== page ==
“The Chi” creator Lena Waithe moved to Los Angeles to pursue her dream of writing for television. Never did Waithe — who recently played a major supporting role in “Ready Player One” and was first put on Hollywood’s radar with her role in “Master of None” — aspire to be a performer.
“If someone was going to tell me I was going to be on a Netflix show or Spielberg movie, I would never have believed them,” said Waithe when she was a guest on IndieWire’s Filmmaker Toolkit podcast. Waithe credits casting director Allison Jones for giving her the unexpected break, which she believes is a great example of why diversity hiring works. “The thing with the casting situation with ‘Master of None’ was unique because [creators Alan Yang and Aziz Ansari] said, ‘Just send us interesting people before we start reading folks.’ I’m just thankful that [Allison] thought of me as one of those interesting people and sent me to his house and my whole life changed.”
After winning an Emmy for penning the “Master of None” script in which her character, Denise, comes out to her family, industry doors started to open for Waithe’s considerable talent as writer with an Emmy-contending series on Showtime (“The Chi”) and a number of shows and movies far along in the development process. Yet the lessons she took from being on the other side of the casting process informed her collaboration with casting director Carmen Cuba (“The Florida Project”).
“With Carmen, I always joke that she is sort of the co-writer of [‘The Chi’] pilot because her choices for the casting really affected the way I adjusted the script,” said Waithe. “I think it’s good to have casting directors that don’t have a list: ‘Here’s my list for young, hot black girl. Here’s my list for older, debonair white guy.’… [T]hose casting directors that send you an overweight black dude for your romantic lead [are] awesome, because it’s like, ‘Oh, ha, that’s interesting, I didn’t think of it that way, but now I am and want to change everything about this script.’ A great casting director is making you want to do rewrites.”
For example, Cuba introducing Waithe to actor Ntare Guma Mbaho Mwine made her see the Ronnie character as being older than she’d originally planned, while considering Jason Mitchell for Brandon – conceived as being reserved, tall and handsome, but became a more open, funny and light-hearted character – opened up new story possibilities. While Waithe acknowledges that there are always roles that require a trained actor to morph, her advice to actors going out for auditions is to be more themselves.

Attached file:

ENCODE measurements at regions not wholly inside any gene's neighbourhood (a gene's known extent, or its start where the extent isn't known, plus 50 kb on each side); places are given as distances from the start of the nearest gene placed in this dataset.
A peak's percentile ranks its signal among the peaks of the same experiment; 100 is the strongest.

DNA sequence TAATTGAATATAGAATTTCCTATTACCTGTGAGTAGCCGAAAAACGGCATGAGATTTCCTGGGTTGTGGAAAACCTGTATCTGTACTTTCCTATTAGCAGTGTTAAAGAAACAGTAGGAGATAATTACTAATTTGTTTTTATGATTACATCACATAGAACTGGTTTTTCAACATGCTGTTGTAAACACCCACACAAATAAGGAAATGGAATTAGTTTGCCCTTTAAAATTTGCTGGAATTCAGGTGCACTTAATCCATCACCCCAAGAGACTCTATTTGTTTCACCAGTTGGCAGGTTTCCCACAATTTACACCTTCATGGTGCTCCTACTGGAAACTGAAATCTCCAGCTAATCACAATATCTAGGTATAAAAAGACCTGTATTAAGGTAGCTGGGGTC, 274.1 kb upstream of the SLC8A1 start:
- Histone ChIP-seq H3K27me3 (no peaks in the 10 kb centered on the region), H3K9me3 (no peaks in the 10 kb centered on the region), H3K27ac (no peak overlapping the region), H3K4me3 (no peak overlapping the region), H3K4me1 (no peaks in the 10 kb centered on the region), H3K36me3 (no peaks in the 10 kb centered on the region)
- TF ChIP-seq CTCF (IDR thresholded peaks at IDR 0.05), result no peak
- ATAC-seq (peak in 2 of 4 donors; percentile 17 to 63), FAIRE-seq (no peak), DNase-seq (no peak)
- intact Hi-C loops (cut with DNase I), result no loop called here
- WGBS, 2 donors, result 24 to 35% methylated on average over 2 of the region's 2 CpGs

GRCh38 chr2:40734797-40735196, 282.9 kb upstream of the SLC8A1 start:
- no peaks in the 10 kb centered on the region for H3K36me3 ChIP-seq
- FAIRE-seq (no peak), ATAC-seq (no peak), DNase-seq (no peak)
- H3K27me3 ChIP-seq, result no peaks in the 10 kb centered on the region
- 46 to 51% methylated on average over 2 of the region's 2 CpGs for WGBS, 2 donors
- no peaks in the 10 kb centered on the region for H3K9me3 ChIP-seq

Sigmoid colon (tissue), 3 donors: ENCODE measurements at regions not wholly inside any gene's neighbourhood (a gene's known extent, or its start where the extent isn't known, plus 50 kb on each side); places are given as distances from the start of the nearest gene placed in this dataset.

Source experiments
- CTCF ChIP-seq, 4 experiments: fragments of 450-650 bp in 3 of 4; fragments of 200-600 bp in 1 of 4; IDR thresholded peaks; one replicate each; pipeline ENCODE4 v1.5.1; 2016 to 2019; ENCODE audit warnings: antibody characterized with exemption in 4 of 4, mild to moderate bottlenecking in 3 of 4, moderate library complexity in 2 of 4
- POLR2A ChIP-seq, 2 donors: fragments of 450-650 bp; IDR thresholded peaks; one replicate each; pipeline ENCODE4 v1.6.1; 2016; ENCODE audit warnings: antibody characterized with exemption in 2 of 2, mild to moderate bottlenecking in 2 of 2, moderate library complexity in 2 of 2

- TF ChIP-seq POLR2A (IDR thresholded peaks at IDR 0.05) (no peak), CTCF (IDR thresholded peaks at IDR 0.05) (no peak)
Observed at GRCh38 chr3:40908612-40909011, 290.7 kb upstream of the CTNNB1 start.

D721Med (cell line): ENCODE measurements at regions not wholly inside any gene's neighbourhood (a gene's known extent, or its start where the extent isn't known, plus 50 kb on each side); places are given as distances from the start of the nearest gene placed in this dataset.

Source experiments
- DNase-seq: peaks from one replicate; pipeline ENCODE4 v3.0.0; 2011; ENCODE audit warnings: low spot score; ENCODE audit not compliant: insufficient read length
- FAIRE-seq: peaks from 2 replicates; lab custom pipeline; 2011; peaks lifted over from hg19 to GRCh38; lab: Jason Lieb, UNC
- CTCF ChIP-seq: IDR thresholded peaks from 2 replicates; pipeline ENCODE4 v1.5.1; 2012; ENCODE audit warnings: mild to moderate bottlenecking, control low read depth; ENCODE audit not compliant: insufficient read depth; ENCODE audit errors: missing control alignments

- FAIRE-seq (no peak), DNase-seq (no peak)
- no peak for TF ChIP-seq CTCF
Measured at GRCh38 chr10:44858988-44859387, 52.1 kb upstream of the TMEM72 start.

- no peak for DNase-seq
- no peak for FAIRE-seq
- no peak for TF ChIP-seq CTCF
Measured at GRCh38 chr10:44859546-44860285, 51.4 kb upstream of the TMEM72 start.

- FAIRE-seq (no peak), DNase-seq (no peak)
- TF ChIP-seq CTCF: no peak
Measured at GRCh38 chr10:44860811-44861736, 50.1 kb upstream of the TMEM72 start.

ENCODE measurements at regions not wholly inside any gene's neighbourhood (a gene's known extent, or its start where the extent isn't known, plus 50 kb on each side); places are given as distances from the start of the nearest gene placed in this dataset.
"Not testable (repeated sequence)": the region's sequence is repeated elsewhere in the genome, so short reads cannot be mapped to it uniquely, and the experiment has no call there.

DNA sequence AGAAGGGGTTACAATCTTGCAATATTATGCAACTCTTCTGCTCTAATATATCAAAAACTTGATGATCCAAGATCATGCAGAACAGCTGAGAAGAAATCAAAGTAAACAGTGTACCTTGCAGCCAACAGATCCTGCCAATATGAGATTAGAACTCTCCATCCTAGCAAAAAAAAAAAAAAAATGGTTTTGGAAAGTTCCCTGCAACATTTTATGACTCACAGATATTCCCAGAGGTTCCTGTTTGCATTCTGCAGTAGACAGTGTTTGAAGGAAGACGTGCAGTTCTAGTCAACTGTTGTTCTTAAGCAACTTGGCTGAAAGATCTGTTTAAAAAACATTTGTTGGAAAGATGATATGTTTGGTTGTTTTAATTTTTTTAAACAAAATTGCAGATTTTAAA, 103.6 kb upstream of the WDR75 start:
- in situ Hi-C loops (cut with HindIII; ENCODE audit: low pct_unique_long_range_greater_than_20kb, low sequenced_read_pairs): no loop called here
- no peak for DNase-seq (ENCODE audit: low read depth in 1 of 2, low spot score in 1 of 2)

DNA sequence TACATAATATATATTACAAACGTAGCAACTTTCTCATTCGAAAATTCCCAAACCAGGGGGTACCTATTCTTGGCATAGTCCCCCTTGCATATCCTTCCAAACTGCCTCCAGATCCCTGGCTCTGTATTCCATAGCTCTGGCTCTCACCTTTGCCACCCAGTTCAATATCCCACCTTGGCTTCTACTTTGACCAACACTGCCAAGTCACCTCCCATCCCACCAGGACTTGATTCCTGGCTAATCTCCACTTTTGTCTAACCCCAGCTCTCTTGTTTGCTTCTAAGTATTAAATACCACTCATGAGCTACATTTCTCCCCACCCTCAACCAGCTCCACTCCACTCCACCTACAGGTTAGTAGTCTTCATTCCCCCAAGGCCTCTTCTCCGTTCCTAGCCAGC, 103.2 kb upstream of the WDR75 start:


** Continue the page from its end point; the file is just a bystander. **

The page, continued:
Parrish Lewis / Showtime
“Bring whatever you have to the role, rather than trying to fit into whatever that role is because you are going to be like everybody else that come in for the role that day and you aren’t going to stand out,” said Waithe. “For Aziz and Alan, they were like, ‘We kind of like your take on what this is, because you obviously aren’t straight, you’re obviously not this straighted-laced girl, but there’s something interesting about the fact that you aren’t any of those things and we now want to change the character.'”
Not only does “The Chi” creator believe that this advice can open more doors to performers, but that trying to bend to a preconceived notion of a character is how stereotypes get ingrained and archetypes created. Waithe points to when she tested for NBC/Universal and Netflix for “Master of None” — creatives present a production studio and network two or three casting options to sign off on — as to how the industry is changing along these lines.
“So I go in for the test looking the way I do —I think I had on a Bulls t-shirt, jeans, whatever — and you have to wait with the person that you are testing with, which is also odd,” said Waithe. “The person I’m sitting with could not be more lily white, or more heterosexual, and she’s looking at me — because that’s the other thing too, the person you are testing is often a carbon copy of yourself because there’s a type — so she’s sitting next to me and I’m looking at her and this is my first test, I’d never really gone out for anything like this. This is probably her hundredth, and she’s like, ‘We go out for all the same stuff all the time.’ She made the joke, because I was like, ‘This is really weird.'”
Waithe believes Ansari, Yang, and executive producer Michael Schur very intentionally broke the mold and strategically presented two very different options for Denise.
“I think what they were trying to say is you can try to be different and unique and off-the-beaten path, or we can go with what people expect us to go with – this cute white girl – and have her in the mix and the show will be fine, but we have an opportunity to do something really cool if we go with this route,” said Waithe. “I think what they did – and excuse the pun – it couldn’t be more black and white: Here’s what we’re trying to do and and here’s what we’ve always done, so the choice is yours. You want to do something fresh and cool and interesting, or do you want to do something that feels safe and commercial.
To Waithe, the fact that her version of Denise won out is no longer an aberration: “I think to me that is a great representation of what the industry has become. The safe choices aren’t happening anymore.”
While on the podcast, Waite also talked about how “The Chi” pilot director Rick Fukuyama unlocked her vision, plans for Season 2, and how not being the showrunner of the series she created opened so many other creative opportunities for her.